EDI­TO­RIAL

DEMM Engineering & Manufacturing - - EDITORIAL | CONTENTS - JANE WAR­WICK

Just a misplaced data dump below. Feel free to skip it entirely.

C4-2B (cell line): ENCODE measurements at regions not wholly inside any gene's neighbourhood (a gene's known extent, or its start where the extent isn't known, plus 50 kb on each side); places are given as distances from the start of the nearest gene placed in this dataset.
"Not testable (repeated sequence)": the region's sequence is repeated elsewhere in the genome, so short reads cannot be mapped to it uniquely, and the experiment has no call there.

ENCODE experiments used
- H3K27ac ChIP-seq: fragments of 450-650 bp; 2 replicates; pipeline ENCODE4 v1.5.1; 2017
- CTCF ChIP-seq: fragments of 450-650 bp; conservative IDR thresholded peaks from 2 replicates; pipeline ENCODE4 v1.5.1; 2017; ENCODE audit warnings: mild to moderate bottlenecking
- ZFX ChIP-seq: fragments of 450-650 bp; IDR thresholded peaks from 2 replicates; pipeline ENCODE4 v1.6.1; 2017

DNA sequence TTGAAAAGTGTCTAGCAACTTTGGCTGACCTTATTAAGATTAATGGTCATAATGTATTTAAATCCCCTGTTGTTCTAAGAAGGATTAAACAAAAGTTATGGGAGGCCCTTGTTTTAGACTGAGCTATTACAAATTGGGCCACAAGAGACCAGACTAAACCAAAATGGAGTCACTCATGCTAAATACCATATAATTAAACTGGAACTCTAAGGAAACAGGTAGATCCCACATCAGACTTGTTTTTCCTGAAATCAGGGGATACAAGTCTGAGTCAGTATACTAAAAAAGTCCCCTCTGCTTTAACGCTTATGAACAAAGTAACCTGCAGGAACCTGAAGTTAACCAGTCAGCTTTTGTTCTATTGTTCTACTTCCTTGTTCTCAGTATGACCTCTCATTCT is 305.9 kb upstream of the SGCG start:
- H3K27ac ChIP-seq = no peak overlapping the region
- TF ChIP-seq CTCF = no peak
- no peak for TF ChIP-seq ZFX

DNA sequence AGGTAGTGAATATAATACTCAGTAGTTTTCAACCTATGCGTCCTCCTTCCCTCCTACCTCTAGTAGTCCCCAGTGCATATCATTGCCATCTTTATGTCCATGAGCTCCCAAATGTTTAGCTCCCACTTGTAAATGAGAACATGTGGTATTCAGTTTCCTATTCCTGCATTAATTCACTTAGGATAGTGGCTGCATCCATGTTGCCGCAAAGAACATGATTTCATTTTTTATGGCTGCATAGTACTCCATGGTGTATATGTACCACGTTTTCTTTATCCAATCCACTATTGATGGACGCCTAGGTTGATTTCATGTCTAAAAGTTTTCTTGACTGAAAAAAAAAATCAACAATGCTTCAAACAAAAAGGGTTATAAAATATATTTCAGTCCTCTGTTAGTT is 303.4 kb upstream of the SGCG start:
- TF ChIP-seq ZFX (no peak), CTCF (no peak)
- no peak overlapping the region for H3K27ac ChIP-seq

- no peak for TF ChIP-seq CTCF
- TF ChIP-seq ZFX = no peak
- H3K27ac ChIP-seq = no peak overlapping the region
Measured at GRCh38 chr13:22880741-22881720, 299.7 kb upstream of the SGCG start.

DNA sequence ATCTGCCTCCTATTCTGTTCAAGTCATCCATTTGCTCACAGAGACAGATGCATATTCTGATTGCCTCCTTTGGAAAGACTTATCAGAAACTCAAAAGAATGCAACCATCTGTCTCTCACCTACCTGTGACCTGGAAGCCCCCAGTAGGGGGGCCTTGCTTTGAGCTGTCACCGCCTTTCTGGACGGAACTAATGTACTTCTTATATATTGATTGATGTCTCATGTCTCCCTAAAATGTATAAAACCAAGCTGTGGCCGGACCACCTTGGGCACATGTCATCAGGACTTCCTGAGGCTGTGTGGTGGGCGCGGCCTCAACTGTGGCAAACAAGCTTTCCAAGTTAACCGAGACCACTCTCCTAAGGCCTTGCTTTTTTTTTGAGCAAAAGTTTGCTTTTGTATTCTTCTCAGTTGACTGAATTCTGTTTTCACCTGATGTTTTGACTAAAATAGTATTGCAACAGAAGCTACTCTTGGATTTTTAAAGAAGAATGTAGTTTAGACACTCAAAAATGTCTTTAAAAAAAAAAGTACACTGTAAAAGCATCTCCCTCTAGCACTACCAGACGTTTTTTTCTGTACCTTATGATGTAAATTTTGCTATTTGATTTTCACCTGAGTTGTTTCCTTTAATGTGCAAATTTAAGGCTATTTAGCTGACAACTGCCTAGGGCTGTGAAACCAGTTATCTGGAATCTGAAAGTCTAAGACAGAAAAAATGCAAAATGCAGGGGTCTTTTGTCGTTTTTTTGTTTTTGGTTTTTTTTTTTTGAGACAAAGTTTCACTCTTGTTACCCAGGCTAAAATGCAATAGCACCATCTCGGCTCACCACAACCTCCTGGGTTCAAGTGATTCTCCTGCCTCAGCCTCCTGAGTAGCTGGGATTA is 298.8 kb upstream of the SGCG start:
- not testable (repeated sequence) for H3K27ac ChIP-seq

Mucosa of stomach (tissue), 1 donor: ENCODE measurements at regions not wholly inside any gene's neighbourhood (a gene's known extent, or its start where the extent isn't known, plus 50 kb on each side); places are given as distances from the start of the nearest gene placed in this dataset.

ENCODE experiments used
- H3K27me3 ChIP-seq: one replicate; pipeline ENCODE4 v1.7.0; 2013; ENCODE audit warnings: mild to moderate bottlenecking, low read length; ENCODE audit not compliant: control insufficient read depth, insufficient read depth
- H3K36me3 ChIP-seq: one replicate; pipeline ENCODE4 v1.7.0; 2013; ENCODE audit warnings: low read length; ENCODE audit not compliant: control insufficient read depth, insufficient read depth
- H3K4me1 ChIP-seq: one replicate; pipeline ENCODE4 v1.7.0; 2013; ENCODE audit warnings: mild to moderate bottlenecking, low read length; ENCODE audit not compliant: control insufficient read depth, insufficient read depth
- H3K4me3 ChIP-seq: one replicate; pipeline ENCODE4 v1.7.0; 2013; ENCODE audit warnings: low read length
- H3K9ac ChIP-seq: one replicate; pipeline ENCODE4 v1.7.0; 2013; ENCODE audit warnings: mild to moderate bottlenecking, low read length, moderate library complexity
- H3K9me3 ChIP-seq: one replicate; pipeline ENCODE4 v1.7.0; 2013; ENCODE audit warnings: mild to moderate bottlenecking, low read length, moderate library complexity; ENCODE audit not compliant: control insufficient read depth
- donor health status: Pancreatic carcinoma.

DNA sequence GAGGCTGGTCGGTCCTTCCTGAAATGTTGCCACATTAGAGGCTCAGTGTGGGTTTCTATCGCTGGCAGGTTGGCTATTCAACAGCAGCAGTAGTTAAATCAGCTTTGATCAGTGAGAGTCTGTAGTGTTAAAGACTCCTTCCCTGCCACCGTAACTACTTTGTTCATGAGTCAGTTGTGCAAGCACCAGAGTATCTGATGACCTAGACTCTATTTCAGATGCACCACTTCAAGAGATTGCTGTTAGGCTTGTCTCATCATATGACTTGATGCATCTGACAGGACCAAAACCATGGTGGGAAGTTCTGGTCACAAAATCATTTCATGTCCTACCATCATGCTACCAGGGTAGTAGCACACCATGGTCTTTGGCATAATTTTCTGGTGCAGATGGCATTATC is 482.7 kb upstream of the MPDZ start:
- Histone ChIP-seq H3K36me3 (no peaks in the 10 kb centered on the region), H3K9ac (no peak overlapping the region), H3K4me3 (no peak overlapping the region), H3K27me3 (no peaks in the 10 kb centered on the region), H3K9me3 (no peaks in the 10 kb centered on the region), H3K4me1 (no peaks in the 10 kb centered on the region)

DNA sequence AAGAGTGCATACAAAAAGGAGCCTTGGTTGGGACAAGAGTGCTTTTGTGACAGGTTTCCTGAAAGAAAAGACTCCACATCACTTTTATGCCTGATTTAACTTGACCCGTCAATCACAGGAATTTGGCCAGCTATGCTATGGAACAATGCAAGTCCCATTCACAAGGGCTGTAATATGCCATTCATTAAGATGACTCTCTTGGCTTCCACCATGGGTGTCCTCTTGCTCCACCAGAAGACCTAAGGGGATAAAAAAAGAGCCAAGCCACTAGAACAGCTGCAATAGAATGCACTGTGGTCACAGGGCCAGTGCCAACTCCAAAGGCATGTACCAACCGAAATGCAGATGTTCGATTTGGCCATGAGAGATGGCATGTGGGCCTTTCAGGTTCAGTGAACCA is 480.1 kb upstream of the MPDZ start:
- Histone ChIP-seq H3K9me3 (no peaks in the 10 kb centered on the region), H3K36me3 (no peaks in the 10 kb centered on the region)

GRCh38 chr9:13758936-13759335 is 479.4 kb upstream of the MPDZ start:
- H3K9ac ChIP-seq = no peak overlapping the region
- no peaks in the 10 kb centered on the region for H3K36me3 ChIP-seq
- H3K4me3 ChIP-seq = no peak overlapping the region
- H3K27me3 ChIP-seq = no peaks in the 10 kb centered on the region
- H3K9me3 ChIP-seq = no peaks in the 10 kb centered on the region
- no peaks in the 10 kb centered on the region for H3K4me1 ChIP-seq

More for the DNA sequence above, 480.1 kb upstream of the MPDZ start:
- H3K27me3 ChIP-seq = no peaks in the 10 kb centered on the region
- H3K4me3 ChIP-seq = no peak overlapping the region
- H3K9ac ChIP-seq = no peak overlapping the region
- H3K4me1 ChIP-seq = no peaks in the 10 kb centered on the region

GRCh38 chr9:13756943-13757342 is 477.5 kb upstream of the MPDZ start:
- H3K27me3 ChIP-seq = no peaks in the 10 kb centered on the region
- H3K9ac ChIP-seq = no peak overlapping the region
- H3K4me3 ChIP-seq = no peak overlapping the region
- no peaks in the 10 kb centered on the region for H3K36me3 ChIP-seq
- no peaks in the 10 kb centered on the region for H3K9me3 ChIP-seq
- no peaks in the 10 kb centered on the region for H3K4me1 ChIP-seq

I KNOW WE’VE been down the Lego track be­fore in re­gards to the lit­tle bricks be­ing a cat­a­lyst for ca­reers in engi­neer­ing, but I came across an ar­ti­cle in the magazine of the Smith­so­nian that con­firms Lego is constructing the next gen­er­a­tion of engi­neers. An­other gen­er­a­tion is prob­a­bly what it should have said be­cause the lit­tle Dan­ish bricks have been around for more than 80 years and have prob­a­bly spawned more than a few engi­neers in their time. But it is nice to know that Lego is still around ( ex­cept when you stand on it) and that it ’s an en­dur­ing pas­time for fans long af­ter child­hood. At the Hamil­ton brick show late last month Dave Critcher showed off his more than 300,000 Lego piece model of the Whaka­maru Dam. To get it right he had the help of the orig­i­nal blue­prints and the dam’s engi­neers and is three years into the five-year project, by which time he es­ti­mates he will have used half a mil­lion Lego pieces for his 2.5 square me­tre cre­ation. Sig­nif­i­cant build­ings all around the world have been recre­ated in Lego in­clud­ing the White House and the Syd­ney Opera House. The Mona Lisa and Girl with a Pearl Ear­ring paint­ings have been recre­ated in Lego, the world’s largest Lego bridge is 37m long, the long­est Lego train track 1500m and tallest Lego tower nearly 33m. Ap­par­ently it would take 40 bil­lion eight- stud Lego bricks to build a stack to the moon. Bet­ter start col­lect­ing….

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